My dad always shook his head at the people who railed about the scandalous tardiness of the surgeon general's finding in 1964 that cigarettes caused cancer. "We all knew smoking was killing us all along," he said.
Sorta like the young people quoted in a piece over the weekend in Block Club Chicago:
"Mike, from Old Town, who did not want to share his last name, ordered a vodka Red Bull before getting back in line with friends at Old Crow Smokehouse’s curbside bar. He had just gotten back from a vacation in Dallas, Texas, with a friend, where he left a day early due to the spike in cases and the state’s rolling back on its openings.
'[It feels] like I’m the problem,' he said with a nervous laugh as he talked about being out and about amid the pandemic. Looking around at the throngs of people drinking and walking around Wrigleyville, he said it is concerning.
Outside Vines on Clark, a patron said he felt guilty as things are going back to what he described as 'normal.' Then he joined his friends on the patio."
I know magical thinking. For instance, I ride a motorcycle in Chicago, occasionally with my own precious daughter on the back.
Riding that motorcycle around my neighborhood Sunday afternoon, and rolling past packed and roaring beer gardens and patios, I think I realized that people engage in a kind of reverse superstition.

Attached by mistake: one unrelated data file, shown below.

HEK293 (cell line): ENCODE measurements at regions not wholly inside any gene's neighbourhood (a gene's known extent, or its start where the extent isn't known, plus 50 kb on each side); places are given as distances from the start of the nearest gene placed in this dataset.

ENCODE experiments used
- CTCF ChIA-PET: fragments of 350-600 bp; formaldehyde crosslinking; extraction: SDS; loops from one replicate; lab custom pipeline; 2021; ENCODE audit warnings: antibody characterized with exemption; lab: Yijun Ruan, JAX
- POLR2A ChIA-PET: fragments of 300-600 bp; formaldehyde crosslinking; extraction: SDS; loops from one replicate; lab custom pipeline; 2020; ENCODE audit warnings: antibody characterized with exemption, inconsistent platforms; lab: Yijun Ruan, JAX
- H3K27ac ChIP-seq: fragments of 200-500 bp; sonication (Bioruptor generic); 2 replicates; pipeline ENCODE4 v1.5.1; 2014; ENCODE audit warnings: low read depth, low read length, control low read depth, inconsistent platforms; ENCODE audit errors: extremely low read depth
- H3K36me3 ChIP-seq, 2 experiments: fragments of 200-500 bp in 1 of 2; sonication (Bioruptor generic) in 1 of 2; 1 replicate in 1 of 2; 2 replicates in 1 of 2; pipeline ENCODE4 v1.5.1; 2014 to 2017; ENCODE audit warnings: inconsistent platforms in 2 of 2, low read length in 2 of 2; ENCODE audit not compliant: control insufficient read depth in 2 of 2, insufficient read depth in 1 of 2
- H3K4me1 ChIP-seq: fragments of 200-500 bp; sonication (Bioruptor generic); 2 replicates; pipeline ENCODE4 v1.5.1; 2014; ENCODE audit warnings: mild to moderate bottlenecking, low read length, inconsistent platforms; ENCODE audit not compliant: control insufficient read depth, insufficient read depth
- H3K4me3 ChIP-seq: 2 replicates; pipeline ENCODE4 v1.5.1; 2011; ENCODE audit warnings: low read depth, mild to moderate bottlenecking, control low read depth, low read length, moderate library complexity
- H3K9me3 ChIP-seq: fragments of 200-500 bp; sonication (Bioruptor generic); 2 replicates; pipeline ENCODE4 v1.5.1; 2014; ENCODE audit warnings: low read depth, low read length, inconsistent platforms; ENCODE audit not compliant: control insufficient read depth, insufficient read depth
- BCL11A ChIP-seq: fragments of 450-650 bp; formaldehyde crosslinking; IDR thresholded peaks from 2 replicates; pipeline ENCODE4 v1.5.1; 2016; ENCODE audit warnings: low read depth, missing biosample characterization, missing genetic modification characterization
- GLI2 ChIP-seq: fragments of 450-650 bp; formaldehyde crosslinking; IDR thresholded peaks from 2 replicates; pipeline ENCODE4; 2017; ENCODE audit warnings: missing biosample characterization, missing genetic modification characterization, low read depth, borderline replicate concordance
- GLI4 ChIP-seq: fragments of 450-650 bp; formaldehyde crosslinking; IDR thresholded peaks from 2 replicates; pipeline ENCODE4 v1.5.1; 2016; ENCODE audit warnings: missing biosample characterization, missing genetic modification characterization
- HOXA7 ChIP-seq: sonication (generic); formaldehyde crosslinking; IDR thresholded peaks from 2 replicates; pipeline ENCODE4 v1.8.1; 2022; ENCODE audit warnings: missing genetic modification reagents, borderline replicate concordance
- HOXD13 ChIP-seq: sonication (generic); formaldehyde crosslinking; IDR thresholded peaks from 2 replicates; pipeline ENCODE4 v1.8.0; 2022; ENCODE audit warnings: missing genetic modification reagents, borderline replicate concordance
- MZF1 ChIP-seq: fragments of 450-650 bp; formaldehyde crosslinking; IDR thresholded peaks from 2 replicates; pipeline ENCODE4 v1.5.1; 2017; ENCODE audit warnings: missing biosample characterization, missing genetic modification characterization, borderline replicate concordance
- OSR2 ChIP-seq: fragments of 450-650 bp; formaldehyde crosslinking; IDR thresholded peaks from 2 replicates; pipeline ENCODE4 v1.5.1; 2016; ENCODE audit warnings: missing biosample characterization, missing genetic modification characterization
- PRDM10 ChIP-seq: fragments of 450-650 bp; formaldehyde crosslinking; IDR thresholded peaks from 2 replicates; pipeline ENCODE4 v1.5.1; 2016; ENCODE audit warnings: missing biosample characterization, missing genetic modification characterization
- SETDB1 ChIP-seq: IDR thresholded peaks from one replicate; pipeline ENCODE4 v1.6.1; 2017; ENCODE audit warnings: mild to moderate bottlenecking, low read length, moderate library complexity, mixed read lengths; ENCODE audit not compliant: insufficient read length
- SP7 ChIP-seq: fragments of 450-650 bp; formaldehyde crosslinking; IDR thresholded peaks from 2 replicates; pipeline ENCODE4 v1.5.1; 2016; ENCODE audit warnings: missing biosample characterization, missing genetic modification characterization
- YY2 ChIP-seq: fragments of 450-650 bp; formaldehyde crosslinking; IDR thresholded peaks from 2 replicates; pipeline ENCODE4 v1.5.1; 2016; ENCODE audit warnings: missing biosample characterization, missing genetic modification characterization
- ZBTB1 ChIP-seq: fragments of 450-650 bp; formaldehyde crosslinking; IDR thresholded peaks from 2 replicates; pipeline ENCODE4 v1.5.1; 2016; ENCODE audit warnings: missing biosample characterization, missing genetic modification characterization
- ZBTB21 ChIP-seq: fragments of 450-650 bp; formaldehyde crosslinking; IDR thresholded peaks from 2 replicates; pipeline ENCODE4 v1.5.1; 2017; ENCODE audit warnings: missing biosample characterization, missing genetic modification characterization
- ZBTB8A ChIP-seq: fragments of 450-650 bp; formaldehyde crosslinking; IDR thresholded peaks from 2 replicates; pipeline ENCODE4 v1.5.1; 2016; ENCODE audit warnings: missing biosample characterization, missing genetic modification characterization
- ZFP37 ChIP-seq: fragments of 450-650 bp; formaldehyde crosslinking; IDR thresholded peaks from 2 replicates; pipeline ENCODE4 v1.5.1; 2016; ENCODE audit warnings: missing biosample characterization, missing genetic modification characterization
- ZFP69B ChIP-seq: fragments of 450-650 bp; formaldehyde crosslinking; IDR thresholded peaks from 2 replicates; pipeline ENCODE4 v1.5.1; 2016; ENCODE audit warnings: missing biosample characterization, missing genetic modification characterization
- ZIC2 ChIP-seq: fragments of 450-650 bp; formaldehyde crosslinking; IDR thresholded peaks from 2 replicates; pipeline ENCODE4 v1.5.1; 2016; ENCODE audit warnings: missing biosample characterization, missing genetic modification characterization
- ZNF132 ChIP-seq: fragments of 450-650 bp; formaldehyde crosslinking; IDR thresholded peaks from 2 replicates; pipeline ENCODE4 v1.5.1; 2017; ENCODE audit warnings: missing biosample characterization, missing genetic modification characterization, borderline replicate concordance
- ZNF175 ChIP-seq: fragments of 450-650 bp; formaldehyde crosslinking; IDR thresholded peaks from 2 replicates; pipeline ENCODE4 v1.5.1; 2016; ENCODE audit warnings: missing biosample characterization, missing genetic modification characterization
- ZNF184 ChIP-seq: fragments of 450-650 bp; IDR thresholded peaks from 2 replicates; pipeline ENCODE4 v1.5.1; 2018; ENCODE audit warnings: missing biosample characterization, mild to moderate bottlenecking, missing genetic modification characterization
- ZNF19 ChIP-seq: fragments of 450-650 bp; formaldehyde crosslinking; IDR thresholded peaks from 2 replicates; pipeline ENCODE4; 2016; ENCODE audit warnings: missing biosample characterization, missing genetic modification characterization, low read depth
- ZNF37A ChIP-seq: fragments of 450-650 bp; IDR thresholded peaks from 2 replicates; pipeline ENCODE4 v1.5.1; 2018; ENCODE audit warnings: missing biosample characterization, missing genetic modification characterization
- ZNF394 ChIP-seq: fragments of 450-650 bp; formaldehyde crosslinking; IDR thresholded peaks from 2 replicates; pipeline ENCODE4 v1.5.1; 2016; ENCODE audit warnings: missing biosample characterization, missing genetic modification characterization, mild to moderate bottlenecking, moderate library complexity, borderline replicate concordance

It's not that we tell ourselves it won't happen to us. No, our magical thinking is smarter than that.
Instead, we admit to ourselves that we are doing magical thinking. And we believe that, as long as we admit that we are worried, that this is probably stupid, that we know it can happen to us—we think it won't happen to us, or to the people we love.
(And truth be told, the strangers next to us on the patio and the millions of others in our city factor into our magical thinking about as frequently as do the Sentinelese.)
We are dead wrong, of course, all of us—about all of it. And we know it.
We keep waiting for adults to arrive and tell us exactly what to do and what not to do.
Over the last few months, you and I have complained so much about the lack of consistent leadership in this country.
We might take a moment to admit just how badly we need it. Worse than five-year-old kids—who at least, when they eat themselves sick, don't blame a lack of leadership.